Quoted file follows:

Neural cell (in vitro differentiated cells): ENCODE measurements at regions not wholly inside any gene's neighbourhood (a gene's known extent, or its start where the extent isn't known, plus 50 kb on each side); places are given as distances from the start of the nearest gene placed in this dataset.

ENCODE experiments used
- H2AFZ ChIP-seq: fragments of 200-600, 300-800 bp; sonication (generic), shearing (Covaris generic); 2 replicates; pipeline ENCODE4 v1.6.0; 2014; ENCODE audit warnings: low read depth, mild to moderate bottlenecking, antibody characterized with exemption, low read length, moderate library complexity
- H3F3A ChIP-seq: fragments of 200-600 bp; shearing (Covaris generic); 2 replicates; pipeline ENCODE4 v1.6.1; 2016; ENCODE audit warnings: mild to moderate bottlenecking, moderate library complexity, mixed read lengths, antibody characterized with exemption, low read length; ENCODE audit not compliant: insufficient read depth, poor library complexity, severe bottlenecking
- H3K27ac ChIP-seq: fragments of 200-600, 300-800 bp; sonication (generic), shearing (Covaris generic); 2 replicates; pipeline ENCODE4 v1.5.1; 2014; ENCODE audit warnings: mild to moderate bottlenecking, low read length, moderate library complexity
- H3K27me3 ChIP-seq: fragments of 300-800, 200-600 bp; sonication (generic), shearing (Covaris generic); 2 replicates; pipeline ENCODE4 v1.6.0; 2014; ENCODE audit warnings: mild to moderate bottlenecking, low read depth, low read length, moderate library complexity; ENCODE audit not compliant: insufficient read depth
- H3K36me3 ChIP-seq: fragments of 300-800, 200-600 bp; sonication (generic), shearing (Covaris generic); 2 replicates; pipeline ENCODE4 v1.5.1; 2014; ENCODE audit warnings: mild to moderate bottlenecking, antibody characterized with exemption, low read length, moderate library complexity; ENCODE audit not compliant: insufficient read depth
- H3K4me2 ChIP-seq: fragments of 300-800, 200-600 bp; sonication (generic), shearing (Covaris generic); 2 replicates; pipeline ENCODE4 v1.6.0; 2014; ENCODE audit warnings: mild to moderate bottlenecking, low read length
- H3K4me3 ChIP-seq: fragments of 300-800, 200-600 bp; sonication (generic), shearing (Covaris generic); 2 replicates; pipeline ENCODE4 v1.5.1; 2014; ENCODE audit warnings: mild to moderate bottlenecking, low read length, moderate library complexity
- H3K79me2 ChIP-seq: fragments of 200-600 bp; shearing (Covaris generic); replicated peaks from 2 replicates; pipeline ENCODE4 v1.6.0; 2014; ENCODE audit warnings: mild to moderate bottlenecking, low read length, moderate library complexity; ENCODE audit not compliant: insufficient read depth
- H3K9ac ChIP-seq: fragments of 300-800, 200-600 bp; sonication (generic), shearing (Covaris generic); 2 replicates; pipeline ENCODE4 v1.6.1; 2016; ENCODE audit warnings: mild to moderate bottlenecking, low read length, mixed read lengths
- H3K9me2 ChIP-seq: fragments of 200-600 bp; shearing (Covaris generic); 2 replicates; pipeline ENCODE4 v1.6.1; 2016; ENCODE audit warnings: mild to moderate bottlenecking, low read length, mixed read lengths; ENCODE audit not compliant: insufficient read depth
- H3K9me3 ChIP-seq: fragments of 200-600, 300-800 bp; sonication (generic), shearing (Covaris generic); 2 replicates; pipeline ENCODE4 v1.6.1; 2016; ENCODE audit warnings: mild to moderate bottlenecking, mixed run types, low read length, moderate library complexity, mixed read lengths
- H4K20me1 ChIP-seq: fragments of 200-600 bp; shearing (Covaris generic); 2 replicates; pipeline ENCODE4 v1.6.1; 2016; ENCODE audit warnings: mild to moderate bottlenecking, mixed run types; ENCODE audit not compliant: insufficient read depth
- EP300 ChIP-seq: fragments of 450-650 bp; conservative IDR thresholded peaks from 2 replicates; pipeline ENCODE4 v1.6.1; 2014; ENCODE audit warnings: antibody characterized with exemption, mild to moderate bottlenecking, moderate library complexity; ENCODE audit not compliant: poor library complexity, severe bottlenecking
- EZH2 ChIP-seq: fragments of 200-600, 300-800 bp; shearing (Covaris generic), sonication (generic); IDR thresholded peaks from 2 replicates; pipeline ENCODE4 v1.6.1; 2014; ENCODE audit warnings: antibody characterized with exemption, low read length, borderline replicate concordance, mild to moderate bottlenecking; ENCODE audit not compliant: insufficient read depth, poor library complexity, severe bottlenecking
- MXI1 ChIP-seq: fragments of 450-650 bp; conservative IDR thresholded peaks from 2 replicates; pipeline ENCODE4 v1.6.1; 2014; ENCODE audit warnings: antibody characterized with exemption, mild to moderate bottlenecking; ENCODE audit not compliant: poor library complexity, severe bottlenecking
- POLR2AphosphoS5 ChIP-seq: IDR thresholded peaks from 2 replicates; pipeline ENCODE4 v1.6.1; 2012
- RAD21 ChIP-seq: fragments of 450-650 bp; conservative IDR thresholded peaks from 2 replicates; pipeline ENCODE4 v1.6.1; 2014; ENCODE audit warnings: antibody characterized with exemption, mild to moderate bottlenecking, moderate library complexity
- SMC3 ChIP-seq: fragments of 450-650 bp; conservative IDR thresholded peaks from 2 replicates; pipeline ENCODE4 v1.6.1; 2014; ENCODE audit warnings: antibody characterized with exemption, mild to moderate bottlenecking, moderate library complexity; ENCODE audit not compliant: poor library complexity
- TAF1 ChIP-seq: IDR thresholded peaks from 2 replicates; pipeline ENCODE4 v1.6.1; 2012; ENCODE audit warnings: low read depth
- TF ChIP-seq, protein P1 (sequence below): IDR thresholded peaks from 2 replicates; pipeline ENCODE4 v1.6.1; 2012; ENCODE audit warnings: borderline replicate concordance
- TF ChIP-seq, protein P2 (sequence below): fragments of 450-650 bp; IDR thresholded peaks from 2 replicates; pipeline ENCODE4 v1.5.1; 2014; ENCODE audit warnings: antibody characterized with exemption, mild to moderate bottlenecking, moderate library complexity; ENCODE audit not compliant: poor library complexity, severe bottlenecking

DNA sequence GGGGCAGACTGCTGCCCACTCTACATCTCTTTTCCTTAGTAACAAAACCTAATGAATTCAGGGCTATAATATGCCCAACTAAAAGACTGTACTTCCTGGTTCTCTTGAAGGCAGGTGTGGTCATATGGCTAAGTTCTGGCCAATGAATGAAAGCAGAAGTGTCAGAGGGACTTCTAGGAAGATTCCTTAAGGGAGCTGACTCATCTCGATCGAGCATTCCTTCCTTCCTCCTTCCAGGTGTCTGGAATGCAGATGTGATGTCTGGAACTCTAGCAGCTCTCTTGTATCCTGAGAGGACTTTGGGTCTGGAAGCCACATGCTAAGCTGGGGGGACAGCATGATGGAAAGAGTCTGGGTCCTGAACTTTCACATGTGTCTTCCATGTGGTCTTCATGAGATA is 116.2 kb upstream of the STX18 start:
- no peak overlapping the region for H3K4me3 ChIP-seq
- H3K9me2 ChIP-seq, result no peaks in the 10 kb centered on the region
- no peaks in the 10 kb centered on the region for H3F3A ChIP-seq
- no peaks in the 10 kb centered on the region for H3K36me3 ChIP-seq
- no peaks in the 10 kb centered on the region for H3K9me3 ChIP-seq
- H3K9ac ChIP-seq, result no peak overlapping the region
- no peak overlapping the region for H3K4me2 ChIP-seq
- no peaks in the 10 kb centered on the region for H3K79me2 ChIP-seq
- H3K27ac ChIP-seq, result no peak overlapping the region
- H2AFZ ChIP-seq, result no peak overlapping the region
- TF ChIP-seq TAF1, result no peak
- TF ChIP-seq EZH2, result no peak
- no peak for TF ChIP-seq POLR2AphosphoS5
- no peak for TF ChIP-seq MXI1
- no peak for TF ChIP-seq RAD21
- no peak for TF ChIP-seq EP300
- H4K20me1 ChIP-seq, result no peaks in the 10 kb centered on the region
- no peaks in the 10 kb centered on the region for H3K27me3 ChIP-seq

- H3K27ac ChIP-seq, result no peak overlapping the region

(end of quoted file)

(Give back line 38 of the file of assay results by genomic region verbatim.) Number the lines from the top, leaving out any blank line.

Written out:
- no peak for TF ChIP-seq MXI1